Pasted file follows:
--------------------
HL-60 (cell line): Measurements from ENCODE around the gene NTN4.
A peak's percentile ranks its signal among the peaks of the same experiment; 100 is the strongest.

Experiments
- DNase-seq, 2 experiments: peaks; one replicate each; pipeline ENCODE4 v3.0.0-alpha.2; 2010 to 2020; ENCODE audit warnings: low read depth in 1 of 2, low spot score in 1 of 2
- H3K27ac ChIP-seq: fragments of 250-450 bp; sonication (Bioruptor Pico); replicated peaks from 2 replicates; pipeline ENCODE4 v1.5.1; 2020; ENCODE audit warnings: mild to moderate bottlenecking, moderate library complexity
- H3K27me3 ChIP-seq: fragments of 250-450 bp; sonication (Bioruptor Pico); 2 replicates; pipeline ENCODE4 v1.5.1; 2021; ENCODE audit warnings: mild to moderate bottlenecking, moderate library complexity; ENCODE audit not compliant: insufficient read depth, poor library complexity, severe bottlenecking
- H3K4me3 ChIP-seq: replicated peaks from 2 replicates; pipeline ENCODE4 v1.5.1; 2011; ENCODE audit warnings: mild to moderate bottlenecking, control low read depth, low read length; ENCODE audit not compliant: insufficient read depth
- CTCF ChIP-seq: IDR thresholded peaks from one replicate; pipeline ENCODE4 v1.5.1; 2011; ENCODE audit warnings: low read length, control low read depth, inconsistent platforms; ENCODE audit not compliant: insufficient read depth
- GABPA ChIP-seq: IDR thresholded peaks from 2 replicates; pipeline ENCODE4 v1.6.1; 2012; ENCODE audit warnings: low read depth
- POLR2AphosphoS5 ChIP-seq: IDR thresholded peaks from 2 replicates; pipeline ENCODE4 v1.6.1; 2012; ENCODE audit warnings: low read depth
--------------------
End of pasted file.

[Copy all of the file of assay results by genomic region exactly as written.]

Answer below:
HL-60 (cell line): Measurements from ENCODE around the gene NTN4.
A peak's percentile ranks its signal among the peaks of the same experiment; 100 is the strongest.

Experiments
- DNase-seq, 2 experiments: peaks; one replicate each; pipeline ENCODE4 v3.0.0-alpha.2; 2010 to 2020; ENCODE audit warnings: low read depth in 1 of 2, low spot score in 1 of 2
- H3K27ac ChIP-seq: fragments of 250-450 bp; sonication (Bioruptor Pico); replicated peaks from 2 replicates; pipeline ENCODE4 v1.5.1; 2020; ENCODE audit warnings: mild to moderate bottlenecking, moderate library complexity
- H3K27me3 ChIP-seq: fragments of 250-450 bp; sonication (Bioruptor Pico); 2 replicates; pipeline ENCODE4 v1.5.1; 2021; ENCODE audit warnings: mild to moderate bottlenecking, moderate library complexity; ENCODE audit not compliant: insufficient read depth, poor library complexity, severe bottlenecking
- H3K4me3 ChIP-seq: replicated peaks from 2 replicates; pipeline ENCODE4 v1.5.1; 2011; ENCODE audit warnings: mild to moderate bottlenecking, control low read depth, low read length; ENCODE audit not compliant: insufficient read depth
- CTCF ChIP-seq: IDR thresholded peaks from one replicate; pipeline ENCODE4 v1.5.1; 2011; ENCODE audit warnings: low read length, control low read depth, inconsistent platforms; ENCODE audit not compliant: insufficient read depth
- GABPA ChIP-seq: IDR thresholded peaks from 2 replicates; pipeline ENCODE4 v1.6.1; 2012; ENCODE audit warnings: low read depth
- POLR2AphosphoS5 ChIP-seq: IDR thresholded peaks from 2 replicates; pipeline ENCODE4 v1.6.1; 2012; ENCODE audit warnings: low read depth